Not All Backup Solutions Are Created Equal

All the main vendors have replication solutions, which help to protect against physical hardware issues. And there are immutable backups: data copies safe from any changes or deletions, retaining their original integrity and security, so you copy, capture, recover and carry out an incremental restore. But is this enough, and should it actually be our starting point? In the current climate, data resilience alone won’t cut it – DORA has a far wider brief, ensuring operational resilience. And we all know the implications to operations if we’re subject to a smaller scale—let alone all-out—cyberattack, what hackers call a fire sale in which “everything must go.” The results are lost revenue, lost customers, reputational damage and financial impacts, which may include penalties from regulators.

In most cases, warning signs are apparent long before an attack. Bad folks have probably been in the system for days or weeks. When it comes to protection (prevention), you need the ability to detect, alert and intercept wrongful activity before a full-blown attack—identifying unexpected access, malicious changes, rogue encryptions. From the outset, this calls for an integrated approach, from continuous monitoring onwards. You want clear answers, and not have work on suspicions or gut feelings. You need to be wary of too many false positives. And you need to minimize manual actions that can slow your response and create more points of failure. Consider what may take place before an attack, such as reconnaissance or alteration phases.

Getting Back on Air After an Attack

Okay, the worst has happened. It’s an outage and time is critical. The situation requires predefined actions to kick off fast, which means automated action. z/OS repairs are needed to recover compromised software/parameters. You need to look at which components, from when, and avoid regression. Situational analysis and forensics are important to know what was affected, when it was correct and who did it. And then a concurrent data restore: forward recovery from immutable data backups, which tend to be very recent.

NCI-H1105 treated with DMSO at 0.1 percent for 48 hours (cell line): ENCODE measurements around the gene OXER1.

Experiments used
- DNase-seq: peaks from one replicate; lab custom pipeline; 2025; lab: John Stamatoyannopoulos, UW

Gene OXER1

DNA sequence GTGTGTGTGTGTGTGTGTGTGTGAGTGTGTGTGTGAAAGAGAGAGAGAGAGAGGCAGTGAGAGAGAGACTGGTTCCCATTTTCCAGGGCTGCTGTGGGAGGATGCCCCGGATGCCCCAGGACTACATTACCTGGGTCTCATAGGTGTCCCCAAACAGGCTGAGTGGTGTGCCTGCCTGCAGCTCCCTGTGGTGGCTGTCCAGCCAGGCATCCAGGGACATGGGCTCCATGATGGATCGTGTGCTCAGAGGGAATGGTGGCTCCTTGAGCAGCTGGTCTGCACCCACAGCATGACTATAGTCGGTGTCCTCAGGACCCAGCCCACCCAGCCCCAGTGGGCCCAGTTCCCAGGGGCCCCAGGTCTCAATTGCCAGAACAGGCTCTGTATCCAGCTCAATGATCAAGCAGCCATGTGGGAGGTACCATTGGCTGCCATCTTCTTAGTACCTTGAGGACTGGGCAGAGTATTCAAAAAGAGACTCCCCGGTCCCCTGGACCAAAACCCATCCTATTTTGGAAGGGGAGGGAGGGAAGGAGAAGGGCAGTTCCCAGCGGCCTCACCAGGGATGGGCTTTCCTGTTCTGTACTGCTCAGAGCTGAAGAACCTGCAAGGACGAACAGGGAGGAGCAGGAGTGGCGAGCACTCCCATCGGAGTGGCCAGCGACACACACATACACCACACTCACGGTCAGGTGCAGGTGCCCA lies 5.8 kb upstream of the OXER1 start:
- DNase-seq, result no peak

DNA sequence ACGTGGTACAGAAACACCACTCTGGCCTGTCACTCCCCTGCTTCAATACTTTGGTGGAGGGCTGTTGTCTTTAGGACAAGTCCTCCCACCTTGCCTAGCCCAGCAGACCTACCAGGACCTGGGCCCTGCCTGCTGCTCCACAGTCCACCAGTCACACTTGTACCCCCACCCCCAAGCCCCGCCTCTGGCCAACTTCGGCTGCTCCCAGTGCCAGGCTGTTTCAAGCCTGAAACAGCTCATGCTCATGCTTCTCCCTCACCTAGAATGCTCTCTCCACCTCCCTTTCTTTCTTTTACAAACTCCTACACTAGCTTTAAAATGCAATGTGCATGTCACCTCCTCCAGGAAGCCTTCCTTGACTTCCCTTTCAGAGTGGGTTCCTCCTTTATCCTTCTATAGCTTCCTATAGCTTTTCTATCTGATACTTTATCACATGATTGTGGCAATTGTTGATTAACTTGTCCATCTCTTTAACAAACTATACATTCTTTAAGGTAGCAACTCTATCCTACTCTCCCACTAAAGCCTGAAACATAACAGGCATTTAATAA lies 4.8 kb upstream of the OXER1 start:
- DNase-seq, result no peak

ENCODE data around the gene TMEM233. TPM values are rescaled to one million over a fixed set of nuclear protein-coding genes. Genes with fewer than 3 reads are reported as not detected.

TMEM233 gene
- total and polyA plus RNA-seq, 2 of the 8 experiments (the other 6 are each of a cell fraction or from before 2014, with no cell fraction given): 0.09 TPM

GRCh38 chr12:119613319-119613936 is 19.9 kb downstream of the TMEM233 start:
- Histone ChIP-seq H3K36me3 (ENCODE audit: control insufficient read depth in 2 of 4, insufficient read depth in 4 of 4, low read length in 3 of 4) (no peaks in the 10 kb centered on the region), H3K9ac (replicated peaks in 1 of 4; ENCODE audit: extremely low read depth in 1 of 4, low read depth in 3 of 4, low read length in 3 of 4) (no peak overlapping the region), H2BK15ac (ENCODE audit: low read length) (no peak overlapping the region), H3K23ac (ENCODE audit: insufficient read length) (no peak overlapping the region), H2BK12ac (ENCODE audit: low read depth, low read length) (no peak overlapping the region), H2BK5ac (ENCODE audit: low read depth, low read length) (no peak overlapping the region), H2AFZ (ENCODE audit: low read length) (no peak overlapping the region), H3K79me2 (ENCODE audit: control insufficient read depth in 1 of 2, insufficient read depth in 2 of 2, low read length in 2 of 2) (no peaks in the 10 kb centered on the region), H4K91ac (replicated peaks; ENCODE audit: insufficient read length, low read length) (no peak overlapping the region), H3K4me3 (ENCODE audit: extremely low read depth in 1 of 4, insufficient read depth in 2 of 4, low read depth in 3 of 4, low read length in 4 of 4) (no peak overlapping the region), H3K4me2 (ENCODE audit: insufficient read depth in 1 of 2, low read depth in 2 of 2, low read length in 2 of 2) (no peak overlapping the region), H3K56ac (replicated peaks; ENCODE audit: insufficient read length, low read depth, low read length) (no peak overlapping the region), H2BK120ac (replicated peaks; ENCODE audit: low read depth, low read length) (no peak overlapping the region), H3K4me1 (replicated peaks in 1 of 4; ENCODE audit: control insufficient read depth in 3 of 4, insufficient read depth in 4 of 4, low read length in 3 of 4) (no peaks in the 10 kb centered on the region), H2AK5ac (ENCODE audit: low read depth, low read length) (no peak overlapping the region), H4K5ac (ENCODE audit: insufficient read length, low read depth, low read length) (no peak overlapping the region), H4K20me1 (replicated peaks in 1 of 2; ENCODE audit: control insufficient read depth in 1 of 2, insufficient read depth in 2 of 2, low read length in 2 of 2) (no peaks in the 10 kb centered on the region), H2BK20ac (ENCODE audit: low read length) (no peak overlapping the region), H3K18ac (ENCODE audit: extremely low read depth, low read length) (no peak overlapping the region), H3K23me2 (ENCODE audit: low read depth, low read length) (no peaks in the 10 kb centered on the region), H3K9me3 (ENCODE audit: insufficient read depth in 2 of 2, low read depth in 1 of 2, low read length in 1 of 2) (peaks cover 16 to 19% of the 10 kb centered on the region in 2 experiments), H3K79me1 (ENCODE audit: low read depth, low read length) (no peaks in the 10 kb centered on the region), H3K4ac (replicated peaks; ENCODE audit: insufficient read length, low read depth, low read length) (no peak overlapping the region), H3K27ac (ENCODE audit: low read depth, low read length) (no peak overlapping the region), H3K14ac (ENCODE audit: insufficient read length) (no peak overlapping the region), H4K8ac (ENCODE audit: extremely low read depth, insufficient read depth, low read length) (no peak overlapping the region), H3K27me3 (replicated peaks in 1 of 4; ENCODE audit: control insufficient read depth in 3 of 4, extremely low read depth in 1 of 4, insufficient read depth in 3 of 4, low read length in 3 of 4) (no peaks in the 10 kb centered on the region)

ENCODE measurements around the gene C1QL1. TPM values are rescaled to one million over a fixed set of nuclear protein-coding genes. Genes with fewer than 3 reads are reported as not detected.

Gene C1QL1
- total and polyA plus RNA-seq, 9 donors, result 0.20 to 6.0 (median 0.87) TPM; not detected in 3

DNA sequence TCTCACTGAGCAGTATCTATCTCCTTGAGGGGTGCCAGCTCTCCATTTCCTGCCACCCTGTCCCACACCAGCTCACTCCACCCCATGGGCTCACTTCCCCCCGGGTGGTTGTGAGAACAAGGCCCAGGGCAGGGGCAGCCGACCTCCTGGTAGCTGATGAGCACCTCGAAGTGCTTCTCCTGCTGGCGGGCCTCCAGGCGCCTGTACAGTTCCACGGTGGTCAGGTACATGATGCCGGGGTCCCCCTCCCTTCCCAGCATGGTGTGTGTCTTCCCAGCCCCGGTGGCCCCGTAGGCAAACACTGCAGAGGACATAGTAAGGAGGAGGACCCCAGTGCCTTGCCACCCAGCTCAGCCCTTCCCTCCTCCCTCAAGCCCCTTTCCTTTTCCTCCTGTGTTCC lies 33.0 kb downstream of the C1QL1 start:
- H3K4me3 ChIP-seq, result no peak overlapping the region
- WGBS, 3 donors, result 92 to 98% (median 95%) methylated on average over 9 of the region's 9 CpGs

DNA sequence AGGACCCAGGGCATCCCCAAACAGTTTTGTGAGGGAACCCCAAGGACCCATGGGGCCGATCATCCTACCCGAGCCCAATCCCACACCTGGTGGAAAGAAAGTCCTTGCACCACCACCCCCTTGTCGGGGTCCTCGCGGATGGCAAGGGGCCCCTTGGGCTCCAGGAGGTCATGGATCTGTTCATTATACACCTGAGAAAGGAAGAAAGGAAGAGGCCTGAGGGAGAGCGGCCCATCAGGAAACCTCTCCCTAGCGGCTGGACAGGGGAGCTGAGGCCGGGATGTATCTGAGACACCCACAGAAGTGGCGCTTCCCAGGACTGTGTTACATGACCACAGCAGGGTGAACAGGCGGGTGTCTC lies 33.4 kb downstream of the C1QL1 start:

Ransomware attack? You need integrity monitoring, the ability to detect and intercept with real-time alerts and rapid incident forensics. Blitz attack? You want the ability to intercept malicious activity with the proper thresholds set, to detect, intercept and suspend/resume. Rogue insider? You need to be able to detect unauthorized changes and identify user behavior changes, pinpointing suspicious activity and so on. Solutions are available.

Yes, there’s a lot to consider. From immutable backups and storage intelligence, through integrity monitoring, malware detection and whitelisting, to tracking behavioral changes and unusual network activity, enabling a trusted software restore and granular restore of data. No one vendor can do everything. A measured response to DORA—to provide the resilience your digital operations need—requires three things:

  1. A good understanding of the evolving threat landscape and the risks that you face.
  2. Developing effective cyber resilience and disaster recovery plans, perhaps in partnership with external experts.
  3. Exploring and integrating a raft of approaches and solutions to ensure you are compliant. It’s worth remembering the quote attributed to Benjamin Franklin: “An ounce of protection is worth a pound of cure.”

Whether you’re concerned about the impact of DORA on your organization or the havoc that a real-life cyberattack could cause if your resilience is lacking, is it time to batten down the hatches before the hurricane hits?